The recovery in British manufacturing continued in the three months to April, but the pace of growth eased and export orders growth remained sluggish, according to the latest CBI Quarterly Industrial Trends Survey.
The survey of 468 firms reported a slackening of growth in total new orders, as expected from January’s quarterly survey, but this still remained well above average. Domestic orders rose modestly, whilst exports growth remained unexpectedly slow-moving. Meanwhile output growth fell to its lowest since January 2013, but above the long-run average.
Firms have stronger expectations for the three months ahead, with output and orders growth anticipated to firm up and predictions for exports growth at their strongest since July 2014. But the number of firms highlighting orders or sales as a possible constraint to activity rose to its highest level since October 2013.
Numbers employed continued a record run of growth, albeit rising at the slowest pace in over two years, but are expected to be flat next quarter.
Looking to the year ahead, investment intentions have fallen sharply from strong levels across all categories, though they do remain at or above their long-run averages. Growth in optimism about both the current business situation and export prospects for the year ahead also dropped back.
Chris Sumner, managing director, FANUC UK said: “Manufacturing growth will come as a boost to the government with only 9 days until the election. Record-low inflation has stimulated domestic demand and in turn production growth.
“Over-seas orders have slowed down amidst continued economic fragility in the Eurozone. Whilst prevailing conditions constrain UK exports, a strong domestic market presents an opportunity to invest in product and process innovation.
“Recently, we have seen low input costs in the automotive and medical sectors result in increased production line technology investments. Businesses in these sectors are clearly making moves to boost competitive edge and output potential in preparation for healthier export markets.”
Katja Hall, CBI deputy director-general, said: “It’s encouraging that our manufacturers are seeing – and expect to see – continued growth, with rates of expansion still above average.
“Exports keep dragging at the heels of growth: firms are finding the recent rise in the Pound against the Euro challenging, making them less competitive in Europe, while the unravelling situation in Greece is creating uncertainty.
“Among the measures business wants in the first 100 days of a new government, an ambitious, long-term export strategy must be a central element to keep growth on course.”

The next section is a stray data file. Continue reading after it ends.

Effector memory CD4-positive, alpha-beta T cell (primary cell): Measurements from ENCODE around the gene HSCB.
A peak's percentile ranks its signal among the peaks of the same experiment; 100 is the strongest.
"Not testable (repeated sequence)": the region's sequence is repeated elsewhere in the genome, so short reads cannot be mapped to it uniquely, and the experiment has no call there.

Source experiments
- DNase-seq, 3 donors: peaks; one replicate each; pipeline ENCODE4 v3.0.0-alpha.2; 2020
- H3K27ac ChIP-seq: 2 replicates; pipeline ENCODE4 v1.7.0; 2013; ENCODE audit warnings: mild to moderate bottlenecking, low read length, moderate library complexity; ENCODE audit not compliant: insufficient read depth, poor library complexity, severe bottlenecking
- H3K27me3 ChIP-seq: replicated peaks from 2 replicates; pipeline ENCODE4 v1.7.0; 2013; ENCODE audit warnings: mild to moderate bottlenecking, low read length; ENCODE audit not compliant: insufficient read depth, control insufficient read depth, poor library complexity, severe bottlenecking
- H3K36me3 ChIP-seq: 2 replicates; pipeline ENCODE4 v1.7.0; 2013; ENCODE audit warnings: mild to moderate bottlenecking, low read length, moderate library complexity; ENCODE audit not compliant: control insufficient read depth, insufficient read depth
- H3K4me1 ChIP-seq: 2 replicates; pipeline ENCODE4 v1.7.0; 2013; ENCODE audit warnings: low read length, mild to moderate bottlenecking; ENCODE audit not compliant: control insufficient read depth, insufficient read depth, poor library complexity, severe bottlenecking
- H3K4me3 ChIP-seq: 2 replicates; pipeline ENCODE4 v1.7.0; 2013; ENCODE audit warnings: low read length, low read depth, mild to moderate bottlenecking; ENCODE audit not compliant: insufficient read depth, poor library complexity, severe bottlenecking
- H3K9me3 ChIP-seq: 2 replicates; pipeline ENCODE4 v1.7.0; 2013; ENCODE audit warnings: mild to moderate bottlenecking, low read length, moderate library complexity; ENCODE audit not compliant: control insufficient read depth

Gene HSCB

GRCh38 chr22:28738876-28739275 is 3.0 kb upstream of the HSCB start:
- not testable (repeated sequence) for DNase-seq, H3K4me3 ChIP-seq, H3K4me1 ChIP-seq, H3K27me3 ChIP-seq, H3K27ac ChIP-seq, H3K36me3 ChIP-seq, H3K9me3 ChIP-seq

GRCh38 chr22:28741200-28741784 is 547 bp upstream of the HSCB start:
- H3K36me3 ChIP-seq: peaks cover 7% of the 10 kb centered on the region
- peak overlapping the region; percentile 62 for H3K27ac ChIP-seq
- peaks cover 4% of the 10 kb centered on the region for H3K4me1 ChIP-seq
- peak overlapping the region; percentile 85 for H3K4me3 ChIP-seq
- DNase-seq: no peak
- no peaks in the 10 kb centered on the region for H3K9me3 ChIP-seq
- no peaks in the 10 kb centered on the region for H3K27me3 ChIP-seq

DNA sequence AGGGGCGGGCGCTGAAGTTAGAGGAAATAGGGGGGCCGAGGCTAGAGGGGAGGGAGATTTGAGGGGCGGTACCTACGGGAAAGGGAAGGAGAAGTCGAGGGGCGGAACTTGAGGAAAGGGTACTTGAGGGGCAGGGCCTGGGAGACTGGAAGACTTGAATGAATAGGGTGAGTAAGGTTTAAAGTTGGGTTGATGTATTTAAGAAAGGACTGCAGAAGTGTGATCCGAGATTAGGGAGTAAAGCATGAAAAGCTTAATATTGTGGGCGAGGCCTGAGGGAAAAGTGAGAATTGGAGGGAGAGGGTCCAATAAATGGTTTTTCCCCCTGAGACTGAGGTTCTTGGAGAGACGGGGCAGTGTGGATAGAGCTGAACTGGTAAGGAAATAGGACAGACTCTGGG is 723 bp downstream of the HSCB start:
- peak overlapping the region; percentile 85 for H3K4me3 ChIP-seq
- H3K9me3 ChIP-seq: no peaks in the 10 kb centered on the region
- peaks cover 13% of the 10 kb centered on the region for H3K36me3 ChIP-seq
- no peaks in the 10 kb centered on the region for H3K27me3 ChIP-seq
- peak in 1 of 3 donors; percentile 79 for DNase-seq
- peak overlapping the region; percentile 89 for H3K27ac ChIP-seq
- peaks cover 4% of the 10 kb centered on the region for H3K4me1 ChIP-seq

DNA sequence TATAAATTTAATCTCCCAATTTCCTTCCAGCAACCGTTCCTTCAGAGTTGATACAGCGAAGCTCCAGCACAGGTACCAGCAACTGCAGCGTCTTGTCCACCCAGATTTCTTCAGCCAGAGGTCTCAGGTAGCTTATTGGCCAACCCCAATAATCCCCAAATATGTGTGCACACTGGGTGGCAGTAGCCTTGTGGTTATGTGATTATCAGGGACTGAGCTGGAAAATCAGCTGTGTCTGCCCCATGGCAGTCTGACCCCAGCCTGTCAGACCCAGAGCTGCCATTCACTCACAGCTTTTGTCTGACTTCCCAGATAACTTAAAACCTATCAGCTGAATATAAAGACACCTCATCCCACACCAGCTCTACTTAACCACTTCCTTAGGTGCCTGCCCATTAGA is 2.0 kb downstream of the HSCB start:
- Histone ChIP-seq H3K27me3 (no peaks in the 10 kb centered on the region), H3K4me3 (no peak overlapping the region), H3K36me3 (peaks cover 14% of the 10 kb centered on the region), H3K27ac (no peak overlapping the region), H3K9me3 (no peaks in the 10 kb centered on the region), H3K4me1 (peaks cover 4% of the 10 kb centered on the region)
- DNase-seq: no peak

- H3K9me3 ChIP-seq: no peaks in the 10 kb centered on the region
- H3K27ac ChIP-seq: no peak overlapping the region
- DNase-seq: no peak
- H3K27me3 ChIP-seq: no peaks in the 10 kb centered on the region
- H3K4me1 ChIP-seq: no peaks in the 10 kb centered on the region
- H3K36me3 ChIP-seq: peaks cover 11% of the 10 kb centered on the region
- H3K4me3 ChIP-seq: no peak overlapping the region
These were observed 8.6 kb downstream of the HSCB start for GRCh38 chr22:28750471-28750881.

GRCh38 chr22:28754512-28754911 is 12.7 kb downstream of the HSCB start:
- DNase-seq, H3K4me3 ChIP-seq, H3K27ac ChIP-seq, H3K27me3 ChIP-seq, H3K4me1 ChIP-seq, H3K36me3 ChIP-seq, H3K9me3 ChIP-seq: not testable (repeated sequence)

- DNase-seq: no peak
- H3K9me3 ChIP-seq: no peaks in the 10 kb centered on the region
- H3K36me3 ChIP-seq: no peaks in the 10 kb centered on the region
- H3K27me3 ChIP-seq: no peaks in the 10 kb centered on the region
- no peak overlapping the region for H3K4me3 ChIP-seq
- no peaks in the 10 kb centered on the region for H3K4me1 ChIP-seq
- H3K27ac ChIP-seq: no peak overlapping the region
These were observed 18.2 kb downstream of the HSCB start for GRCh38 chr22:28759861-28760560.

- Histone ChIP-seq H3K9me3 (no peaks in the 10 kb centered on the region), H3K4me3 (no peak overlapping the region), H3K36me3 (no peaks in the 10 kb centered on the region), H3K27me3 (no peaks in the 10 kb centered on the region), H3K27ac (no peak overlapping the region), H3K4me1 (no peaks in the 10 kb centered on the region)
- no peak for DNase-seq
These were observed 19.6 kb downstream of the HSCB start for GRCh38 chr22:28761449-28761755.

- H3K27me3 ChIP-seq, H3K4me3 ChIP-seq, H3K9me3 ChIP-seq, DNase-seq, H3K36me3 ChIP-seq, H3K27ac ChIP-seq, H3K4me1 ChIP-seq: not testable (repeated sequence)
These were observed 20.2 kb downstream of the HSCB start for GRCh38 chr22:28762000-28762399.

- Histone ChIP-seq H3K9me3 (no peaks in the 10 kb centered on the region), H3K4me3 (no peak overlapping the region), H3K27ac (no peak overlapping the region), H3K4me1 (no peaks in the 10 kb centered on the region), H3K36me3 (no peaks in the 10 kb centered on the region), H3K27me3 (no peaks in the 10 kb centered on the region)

Key findings – three months to April 2015
- 37% of businesses reported an increase in total new order books, and 24% a decrease, giving a balance of +13%. This was significantly above the long-run average (-1%)
- The balance for domestic orders (+12%) was also well above the long-run average (-5%)
- The sluggish balance for export orders (+4%) remained unchanged from January’s quarterly survey, but is above the historical average (-7%)
- 23% of manufacturers said employment numbers were up, and 18% said they were down, giving a balance of +5%. This was the slowest pace of growth since January 2013 (+2%)
- 22% of firms reported a rise in output volumes, and 17% a decrease, giving a rounded balance of +4%, above the average of +1%
- Manufacturers’ investment intentions compared to the previous twelve months deteriorated for buildings (to -19%, from -5%), plant and machinery (to -6%, from +16%), product and process innovation (to +18%, from +27%) and training and retraining (to +25%, from +32%)
- Manufacturers believe their competitiveness in the EU has worsened (-30%) to its lowest level since April 2000 (-31%)
- Firms with present capacity at least adequate to meet expected demand rose (91%) to its highest since July 2013 (96%)
- Optimism about the business situation was broadly unchanged (+3%), whilst sentiment about export prospects for the year ahead fell (-9%)
- The number of firms citing political/economic conditions abroad as a constraint on export orders in the coming three months continued to fall (to 28%, from 32%). Concern about price competition was not much changed from last January’s two-year high (52%, from 56%)
- 70% of manufacturers said orders or sales was a factor likely to constrain activity over the next quarter, the highest since October 2013 (70%) and broadly in line with the long-run average (70%)
- Energy-intensive sectors, such as metal manufacture, enjoyed a particularly strong quarter, reporting a fall in costs and prices, and a firm rise in output.
Key findings – next quarter
- 36% of manufacturers expect total new orders to increase, and 14% expect them to decrease, giving a balance of +22%, the highest since July 2014 (+33%)
- A balance of +18% expect domestic orders to rise (29% expect an increase, and 11% a fall), and +12% expect new export orders to rise (27% expect an increase, and 15% a fall)
- 29% of firms anticipate a rise in output volumes, and 13% a fall, giving a balance of 16%
- 19% expect employment to increase, and 21% expect it to decrease, giving a balance of -2%. This is still above the long-run average (-13%).
Separately, the CBI published monthly figures for April, which showed that total order books for manufacturers (+1%) remained in line with normal levels (0%). Export orders were below par (-11%), but were above their long-run average (-20%).